By Albert Mbaka, Energy Researcher at Centre for International Security and Affairs
The Future Energy East Africa Forum officially opened on Tuesday, graced by the Permanent Secretary for Ministry of Energy Kenya, Dr. Engineer Joseph Njoroge who welcomed all participants and delivered the key note address.
In his remarks he stated that reliable energy is a critical enabler to achieving Kenya’s Big Four Agenda as a contribution to the Vision 2030.
The Big Four Agenda is based on the Vision 2030 which targets universal health care, affordable housing, enhancing manufacturing and food security. All these require energy to prosper in a sustainable way, he pointed out.
Kenya’s electrification efforts currently stand at 74%, and assured of achieving 100% electrification rates by 2022.
"We need training on how to keep records & look for target customers to make sure that productive use of energy goes a long way to improve livelihoods" AaronLeopold CEO, Africa Minigrid Developers Association @FutureEnergyHub Great Insights @ #FutureEnergyEastAfrica #LearnwithAMI pic.twitter.com/DwcoYsBXiB— African Management Initiative (@africamanager) September 17, 2019
“The government has put the favourable policies to ensure universal access to electricity by 2022. Kenya is on the path of an inclusive energy mix, and will include nuclear alongside solar, wind and hydro. Kenya is targeting to generate 20,000MW to meet energy demand, even as it transitions to become a middle income economy, said Dr Njoroge.
He also announced that Kenya will be undertaking aggressive measures in the supply of gas (for cooking purposes) with little utilisation of biomass.
The event was also graced by Patrick Obath, chairman of the board of Standard Chartered Bank who stressed the need to unlock energy investments. “By 2040, roughly $80 billion will be needed to reach universal access to energy, this will have to come from the public sector”, said Obath.
Knowledge hub proceedings
The first session began with presentation on the regional case studies of hydropower potential in Africa. The private sector was encouraged to invest in hydropower, more specifically small hydro, which is quite efficient when the main grid is unstable.
Small hydro, which includes so-called mini- and micro-hydro projects on small rivers and creeks, is most often defined as dams with a capacity up to 10MW, though some countries define it as including dams of up to 25 or 30MW.
Small hydro dams are often built as run of river projects, meaning the flow of the river turns some turbines in the dam to produce electricity without the need to create a reservoir behind those turbines. This can provide cheap, off-grid power, allowing rural areas access to electricity.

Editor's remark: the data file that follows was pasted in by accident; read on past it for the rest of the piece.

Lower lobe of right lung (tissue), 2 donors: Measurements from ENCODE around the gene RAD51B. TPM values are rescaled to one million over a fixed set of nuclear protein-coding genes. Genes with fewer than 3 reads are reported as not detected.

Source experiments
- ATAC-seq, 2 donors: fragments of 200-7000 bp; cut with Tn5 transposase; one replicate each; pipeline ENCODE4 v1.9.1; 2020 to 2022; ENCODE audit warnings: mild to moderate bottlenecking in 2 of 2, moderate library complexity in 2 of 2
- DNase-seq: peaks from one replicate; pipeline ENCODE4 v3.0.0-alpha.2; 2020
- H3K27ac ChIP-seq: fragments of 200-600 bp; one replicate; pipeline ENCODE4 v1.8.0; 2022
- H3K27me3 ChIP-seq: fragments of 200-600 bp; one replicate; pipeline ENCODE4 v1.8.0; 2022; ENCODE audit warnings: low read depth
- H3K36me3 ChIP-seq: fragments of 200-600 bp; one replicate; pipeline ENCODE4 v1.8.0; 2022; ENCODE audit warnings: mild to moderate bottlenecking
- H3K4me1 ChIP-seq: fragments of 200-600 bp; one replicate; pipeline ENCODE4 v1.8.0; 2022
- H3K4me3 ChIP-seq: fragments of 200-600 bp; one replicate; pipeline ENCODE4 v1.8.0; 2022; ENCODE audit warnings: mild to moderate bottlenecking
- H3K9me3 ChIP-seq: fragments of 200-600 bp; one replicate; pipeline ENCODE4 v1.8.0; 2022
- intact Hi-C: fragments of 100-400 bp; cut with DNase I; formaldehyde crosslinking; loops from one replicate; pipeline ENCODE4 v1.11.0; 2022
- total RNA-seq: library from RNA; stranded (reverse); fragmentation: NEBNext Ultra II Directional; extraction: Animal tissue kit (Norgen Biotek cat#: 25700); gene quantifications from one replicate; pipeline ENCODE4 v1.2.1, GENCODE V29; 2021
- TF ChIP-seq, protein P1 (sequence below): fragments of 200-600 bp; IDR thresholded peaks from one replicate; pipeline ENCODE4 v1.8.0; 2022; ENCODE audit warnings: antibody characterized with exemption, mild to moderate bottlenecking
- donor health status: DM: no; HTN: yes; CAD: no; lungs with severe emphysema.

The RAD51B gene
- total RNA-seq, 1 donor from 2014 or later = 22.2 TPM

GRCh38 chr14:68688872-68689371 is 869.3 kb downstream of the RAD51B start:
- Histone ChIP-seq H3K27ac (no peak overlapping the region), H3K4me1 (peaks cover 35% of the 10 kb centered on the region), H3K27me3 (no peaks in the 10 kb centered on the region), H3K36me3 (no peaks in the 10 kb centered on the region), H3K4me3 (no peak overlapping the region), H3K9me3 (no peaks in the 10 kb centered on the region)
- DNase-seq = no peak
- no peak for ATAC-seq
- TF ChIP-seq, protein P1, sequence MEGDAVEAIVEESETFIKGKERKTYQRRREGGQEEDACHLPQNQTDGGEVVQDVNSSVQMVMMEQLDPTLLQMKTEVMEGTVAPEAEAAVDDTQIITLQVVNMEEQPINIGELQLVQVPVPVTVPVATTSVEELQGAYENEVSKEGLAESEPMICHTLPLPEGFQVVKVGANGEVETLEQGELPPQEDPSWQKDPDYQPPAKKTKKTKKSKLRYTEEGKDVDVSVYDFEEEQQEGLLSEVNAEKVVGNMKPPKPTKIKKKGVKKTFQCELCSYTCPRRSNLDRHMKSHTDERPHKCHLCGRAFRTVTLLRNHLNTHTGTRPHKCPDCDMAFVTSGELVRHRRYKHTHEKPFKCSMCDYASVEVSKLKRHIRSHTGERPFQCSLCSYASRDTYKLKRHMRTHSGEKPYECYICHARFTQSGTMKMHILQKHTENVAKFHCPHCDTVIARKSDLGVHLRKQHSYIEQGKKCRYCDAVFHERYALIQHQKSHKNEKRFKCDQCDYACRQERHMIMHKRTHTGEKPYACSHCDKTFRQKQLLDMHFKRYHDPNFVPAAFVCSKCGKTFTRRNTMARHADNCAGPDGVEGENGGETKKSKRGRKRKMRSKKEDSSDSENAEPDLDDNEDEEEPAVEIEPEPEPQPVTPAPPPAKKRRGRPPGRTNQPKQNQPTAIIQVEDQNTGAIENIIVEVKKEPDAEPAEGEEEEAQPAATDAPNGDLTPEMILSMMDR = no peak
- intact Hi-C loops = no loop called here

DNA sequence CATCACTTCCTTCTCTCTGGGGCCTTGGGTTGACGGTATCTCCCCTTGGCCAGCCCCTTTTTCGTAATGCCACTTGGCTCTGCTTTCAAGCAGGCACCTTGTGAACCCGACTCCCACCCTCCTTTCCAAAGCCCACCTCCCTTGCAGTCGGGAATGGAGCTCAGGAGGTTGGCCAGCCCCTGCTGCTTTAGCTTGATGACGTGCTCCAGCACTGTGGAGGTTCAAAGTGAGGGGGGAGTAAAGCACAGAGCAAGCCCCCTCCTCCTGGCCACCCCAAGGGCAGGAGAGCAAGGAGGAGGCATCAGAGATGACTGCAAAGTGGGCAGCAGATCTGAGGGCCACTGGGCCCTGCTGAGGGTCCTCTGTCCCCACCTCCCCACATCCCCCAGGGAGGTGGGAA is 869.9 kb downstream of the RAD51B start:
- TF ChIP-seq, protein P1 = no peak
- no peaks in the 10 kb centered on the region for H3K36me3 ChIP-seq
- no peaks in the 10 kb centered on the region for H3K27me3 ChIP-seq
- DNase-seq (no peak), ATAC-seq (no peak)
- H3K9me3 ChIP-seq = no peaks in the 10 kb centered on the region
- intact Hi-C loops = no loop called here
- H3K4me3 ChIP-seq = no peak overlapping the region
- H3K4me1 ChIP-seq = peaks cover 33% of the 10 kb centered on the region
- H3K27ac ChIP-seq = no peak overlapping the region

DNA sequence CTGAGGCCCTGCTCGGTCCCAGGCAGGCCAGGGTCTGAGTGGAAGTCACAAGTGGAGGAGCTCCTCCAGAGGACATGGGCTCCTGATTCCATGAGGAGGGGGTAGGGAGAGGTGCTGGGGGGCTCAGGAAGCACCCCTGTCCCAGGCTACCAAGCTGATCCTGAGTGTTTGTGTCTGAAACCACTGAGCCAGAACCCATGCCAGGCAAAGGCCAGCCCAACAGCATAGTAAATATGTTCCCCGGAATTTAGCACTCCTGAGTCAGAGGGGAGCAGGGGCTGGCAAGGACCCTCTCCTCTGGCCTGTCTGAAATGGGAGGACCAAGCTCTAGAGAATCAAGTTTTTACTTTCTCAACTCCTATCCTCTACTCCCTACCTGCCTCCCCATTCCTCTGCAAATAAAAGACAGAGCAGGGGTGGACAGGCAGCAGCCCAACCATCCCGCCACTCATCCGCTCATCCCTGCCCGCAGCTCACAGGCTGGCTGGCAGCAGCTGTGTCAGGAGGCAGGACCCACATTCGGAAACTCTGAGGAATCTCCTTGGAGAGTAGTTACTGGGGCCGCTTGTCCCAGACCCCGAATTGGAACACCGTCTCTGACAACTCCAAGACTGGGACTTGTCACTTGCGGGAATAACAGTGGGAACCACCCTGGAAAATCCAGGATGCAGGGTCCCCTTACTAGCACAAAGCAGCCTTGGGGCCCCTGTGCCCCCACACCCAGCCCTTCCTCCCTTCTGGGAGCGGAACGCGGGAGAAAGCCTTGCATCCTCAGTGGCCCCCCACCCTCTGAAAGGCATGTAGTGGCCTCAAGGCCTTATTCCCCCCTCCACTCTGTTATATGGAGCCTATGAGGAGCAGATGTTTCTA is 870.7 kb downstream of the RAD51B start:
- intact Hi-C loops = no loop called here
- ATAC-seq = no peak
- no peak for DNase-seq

In sub-Saharan Africa region, the technology is not applied widely despite the region stated to have enormous small hydro power resources. The system can be designed and installed using local resources; materials and labour. This creates job opportunities and ability to use technology to advance standard of living in the region.
Uganda, Tanzania and Rwanda were highlighted as case examples of where this has been implemented successfully. The challenges pointed out include the level of complexity of small hydropower system civil works and thus the investment cost per kW of installed power.
The system investment cost also depends on local economics and government taxes that are imposed on system components as well as on the labour services. Therefore, it is important for investors to cushion themselves at the start of operation, since at this time it is impossible to immediately start to recoup from the investments.
Conducting feasibility studies on the identified sites to provide required data, both technical and economic type of data, to inform small hydropower designers is also expensive and also should be done keenly to ensure success of a project.
More topics will be discussed Wednesday (18 September 2019) in the Knowledge Hub and they include the following topics:
- Exploring the impact of wayleaves and land disputes for utility scale projects
- Revenue cycle management
- Reducing technical losses
- Solar technology, game changing
- Innovations in energy utilities for alternative revenues
- Locating fault in overhead lines
- Implications of the Fourth Industrialization on SHEQ
- 5G and its potential impact on electric utilities.
Future Energy East Africa will conclude on Wednesday, following the conclusion of a series of discussions in the day.